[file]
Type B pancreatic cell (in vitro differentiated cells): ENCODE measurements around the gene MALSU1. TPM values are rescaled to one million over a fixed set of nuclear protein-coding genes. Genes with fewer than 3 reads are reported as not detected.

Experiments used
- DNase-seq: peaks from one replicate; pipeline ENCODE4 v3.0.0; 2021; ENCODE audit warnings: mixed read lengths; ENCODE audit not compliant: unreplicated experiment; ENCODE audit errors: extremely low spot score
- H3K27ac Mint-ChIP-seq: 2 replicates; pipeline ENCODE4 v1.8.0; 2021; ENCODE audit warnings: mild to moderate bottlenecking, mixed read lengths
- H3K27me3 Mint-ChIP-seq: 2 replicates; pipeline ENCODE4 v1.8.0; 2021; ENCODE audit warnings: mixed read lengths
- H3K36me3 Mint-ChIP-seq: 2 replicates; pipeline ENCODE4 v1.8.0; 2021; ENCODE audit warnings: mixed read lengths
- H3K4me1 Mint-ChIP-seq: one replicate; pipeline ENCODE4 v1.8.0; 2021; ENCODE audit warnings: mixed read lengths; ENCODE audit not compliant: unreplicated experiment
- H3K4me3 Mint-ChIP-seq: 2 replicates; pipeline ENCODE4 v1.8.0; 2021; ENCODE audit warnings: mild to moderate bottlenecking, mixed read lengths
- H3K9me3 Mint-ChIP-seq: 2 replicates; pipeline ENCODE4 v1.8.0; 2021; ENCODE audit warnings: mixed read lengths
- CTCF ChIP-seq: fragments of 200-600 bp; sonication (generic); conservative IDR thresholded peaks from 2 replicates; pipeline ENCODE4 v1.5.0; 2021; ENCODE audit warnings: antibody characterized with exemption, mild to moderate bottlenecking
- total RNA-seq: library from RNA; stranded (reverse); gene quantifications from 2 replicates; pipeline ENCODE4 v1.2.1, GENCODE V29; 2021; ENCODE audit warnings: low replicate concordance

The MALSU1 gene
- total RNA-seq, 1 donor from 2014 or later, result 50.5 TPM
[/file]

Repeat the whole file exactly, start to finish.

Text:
Type B pancreatic cell (in vitro differentiated cells): ENCODE measurements around the gene MALSU1. TPM values are rescaled to one million over a fixed set of nuclear protein-coding genes. Genes with fewer than 3 reads are reported as not detected.

Experiments used
- DNase-seq: peaks from one replicate; pipeline ENCODE4 v3.0.0; 2021; ENCODE audit warnings: mixed read lengths; ENCODE audit not compliant: unreplicated experiment; ENCODE audit errors: extremely low spot score
- H3K27ac Mint-ChIP-seq: 2 replicates; pipeline ENCODE4 v1.8.0; 2021; ENCODE audit warnings: mild to moderate bottlenecking, mixed read lengths
- H3K27me3 Mint-ChIP-seq: 2 replicates; pipeline ENCODE4 v1.8.0; 2021; ENCODE audit warnings: mixed read lengths
- H3K36me3 Mint-ChIP-seq: 2 replicates; pipeline ENCODE4 v1.8.0; 2021; ENCODE audit warnings: mixed read lengths
- H3K4me1 Mint-ChIP-seq: one replicate; pipeline ENCODE4 v1.8.0; 2021; ENCODE audit warnings: mixed read lengths; ENCODE audit not compliant: unreplicated experiment
- H3K4me3 Mint-ChIP-seq: 2 replicates; pipeline ENCODE4 v1.8.0; 2021; ENCODE audit warnings: mild to moderate bottlenecking, mixed read lengths
- H3K9me3 Mint-ChIP-seq: 2 replicates; pipeline ENCODE4 v1.8.0; 2021; ENCODE audit warnings: mixed read lengths
- CTCF ChIP-seq: fragments of 200-600 bp; sonication (generic); conservative IDR thresholded peaks from 2 replicates; pipeline ENCODE4 v1.5.0; 2021; ENCODE audit warnings: antibody characterized with exemption, mild to moderate bottlenecking
- total RNA-seq: library from RNA; stranded (reverse); gene quantifications from 2 replicates; pipeline ENCODE4 v1.2.1, GENCODE V29; 2021; ENCODE audit warnings: low replicate concordance

The MALSU1 gene
- total RNA-seq, 1 donor from 2014 or later, result 50.5 TPM